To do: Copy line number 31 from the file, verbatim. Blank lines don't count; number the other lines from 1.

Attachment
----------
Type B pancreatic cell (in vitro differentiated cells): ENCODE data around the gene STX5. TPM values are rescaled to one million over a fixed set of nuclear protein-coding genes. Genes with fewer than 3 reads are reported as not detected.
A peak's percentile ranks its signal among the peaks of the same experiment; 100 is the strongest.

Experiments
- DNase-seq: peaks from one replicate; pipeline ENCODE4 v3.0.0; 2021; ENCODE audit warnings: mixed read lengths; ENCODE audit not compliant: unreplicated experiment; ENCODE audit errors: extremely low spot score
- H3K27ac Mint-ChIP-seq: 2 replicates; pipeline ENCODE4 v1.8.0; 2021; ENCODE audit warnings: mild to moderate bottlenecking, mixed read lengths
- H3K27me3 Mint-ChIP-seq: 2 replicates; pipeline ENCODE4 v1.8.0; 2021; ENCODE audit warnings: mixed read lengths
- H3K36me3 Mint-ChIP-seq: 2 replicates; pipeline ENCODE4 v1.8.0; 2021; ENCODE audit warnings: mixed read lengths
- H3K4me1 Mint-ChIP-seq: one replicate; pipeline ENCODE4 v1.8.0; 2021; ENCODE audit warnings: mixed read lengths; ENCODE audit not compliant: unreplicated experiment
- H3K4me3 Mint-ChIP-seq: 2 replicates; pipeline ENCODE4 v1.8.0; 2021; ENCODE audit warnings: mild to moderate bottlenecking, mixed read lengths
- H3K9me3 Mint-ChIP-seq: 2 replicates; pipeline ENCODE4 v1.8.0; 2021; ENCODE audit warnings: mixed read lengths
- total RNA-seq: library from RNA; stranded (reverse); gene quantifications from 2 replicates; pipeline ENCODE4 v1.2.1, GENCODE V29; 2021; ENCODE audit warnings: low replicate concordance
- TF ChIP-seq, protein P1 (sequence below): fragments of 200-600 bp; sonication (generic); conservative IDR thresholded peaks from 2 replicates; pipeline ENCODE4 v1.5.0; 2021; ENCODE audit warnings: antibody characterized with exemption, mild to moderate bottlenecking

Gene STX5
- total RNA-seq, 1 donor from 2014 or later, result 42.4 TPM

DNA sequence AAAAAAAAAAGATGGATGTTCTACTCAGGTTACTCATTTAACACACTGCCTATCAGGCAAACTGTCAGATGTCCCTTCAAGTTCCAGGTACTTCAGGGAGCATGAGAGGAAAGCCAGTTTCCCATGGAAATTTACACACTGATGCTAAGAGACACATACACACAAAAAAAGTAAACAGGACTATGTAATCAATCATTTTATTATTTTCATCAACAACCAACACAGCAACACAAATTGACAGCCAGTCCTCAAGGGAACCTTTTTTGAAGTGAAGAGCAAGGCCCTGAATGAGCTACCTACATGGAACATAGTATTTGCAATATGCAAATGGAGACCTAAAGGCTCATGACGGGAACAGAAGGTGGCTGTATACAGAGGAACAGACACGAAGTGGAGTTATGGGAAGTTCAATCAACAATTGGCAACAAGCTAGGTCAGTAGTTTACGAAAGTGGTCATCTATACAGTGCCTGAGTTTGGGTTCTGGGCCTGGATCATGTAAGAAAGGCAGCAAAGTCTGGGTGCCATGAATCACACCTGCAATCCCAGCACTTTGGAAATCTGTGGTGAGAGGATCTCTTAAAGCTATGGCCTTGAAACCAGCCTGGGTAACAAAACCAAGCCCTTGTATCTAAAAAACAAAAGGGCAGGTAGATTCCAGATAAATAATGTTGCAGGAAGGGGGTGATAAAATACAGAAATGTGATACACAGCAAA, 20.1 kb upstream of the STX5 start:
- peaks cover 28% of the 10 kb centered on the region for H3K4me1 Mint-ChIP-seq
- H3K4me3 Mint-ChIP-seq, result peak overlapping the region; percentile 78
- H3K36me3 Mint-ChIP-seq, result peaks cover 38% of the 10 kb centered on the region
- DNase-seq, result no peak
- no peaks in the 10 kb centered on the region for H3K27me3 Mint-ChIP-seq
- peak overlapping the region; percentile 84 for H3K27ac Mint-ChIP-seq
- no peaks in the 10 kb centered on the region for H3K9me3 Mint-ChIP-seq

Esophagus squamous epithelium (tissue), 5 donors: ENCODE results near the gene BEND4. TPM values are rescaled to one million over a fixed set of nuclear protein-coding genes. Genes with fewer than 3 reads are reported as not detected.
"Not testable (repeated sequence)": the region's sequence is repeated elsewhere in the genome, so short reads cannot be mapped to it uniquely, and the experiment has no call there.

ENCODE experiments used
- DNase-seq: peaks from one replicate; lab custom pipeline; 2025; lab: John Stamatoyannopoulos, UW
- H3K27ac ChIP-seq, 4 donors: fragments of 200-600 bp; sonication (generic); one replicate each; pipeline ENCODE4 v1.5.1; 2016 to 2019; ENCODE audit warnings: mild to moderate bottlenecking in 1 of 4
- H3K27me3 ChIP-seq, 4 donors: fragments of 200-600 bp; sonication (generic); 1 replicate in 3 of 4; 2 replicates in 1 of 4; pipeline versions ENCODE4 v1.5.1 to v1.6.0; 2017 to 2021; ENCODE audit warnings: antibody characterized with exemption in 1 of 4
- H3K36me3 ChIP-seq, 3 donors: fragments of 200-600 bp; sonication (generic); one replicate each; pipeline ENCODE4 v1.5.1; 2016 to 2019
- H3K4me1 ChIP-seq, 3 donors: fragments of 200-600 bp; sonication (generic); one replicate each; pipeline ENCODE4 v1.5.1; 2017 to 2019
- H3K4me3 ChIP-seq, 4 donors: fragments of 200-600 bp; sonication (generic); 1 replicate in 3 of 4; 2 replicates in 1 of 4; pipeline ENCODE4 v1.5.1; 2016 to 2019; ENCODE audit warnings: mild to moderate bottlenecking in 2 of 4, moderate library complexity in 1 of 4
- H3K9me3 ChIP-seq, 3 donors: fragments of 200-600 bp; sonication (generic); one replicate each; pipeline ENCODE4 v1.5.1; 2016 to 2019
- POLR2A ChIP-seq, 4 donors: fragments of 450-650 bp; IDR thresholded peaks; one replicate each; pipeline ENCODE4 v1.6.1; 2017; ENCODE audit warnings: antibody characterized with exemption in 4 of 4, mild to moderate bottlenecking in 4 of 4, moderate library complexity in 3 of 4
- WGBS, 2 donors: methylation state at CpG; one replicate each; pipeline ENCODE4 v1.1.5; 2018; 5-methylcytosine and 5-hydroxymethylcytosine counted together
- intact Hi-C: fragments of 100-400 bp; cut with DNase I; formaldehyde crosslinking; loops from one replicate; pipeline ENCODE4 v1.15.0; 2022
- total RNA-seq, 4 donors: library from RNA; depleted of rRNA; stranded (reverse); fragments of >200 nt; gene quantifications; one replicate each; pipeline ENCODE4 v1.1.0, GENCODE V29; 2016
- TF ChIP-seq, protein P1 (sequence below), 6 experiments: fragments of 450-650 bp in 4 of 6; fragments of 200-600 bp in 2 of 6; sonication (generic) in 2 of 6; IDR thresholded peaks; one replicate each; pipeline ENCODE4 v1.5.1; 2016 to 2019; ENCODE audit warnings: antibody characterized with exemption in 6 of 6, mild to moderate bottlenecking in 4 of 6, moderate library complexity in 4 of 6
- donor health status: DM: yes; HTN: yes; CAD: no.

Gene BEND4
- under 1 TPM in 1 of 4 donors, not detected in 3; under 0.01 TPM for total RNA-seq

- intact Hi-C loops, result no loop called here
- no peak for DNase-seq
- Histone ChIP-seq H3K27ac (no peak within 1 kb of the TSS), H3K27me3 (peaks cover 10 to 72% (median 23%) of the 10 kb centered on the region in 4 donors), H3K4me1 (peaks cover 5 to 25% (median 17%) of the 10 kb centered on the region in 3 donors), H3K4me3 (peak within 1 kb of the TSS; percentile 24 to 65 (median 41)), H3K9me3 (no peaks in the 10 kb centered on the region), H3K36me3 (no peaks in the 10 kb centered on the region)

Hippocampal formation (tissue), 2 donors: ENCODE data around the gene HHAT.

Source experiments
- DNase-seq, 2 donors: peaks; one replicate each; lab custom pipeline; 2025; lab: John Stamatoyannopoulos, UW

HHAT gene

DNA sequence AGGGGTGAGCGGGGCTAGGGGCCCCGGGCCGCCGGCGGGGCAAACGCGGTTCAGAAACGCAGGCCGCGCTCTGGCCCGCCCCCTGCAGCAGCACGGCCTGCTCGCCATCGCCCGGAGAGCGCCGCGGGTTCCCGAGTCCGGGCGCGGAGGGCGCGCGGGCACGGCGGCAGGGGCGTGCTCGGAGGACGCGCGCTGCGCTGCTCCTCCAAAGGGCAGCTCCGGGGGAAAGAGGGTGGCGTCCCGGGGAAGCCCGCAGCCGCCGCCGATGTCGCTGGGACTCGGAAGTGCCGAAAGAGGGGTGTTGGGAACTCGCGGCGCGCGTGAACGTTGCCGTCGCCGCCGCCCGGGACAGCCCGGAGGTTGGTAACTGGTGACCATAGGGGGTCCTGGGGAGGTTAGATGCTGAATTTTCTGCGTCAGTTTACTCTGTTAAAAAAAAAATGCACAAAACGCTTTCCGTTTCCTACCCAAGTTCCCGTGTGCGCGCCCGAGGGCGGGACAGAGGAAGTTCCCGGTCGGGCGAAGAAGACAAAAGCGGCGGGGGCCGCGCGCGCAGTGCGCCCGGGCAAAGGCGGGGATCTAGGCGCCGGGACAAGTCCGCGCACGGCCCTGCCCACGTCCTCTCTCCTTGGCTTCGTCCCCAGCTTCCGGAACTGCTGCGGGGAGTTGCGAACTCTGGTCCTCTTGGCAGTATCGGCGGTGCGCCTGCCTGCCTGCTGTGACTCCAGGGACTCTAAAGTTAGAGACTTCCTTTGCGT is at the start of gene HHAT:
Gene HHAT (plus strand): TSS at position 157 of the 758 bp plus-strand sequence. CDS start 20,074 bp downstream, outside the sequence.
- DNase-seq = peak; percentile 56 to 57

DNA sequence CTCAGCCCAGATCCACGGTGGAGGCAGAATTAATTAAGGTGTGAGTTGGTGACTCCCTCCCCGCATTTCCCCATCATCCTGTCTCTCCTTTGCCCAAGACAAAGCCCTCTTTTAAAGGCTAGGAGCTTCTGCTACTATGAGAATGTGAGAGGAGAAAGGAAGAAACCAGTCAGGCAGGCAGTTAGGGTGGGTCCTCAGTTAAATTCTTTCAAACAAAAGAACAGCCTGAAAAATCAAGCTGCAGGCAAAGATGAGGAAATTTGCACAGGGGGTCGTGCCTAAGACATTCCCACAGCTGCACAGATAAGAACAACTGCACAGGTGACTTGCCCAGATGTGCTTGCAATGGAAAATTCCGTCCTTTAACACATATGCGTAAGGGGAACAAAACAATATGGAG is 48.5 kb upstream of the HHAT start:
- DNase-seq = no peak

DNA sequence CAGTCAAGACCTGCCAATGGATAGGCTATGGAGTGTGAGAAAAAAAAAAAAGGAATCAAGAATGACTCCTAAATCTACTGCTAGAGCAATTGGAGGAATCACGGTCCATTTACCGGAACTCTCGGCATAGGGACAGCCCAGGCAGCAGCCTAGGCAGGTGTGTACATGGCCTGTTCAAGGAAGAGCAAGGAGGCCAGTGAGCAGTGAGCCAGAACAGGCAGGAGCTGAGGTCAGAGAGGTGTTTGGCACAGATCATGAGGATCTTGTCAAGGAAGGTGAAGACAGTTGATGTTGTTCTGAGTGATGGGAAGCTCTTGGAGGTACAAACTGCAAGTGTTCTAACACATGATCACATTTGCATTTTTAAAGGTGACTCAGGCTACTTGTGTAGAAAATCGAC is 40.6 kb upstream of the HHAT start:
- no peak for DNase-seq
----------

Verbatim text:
- H3K4me3 ChIP-seq, 4 donors: fragments of 200-600 bp; sonication (generic); 1 replicate in 3 of 4; 2 replicates in 1 of 4; pipeline ENCODE4 v1.5.1; 2016 to 2019; ENCODE audit warnings: mild to moderate bottlenecking in 2 of 4, moderate library complexity in 1 of 4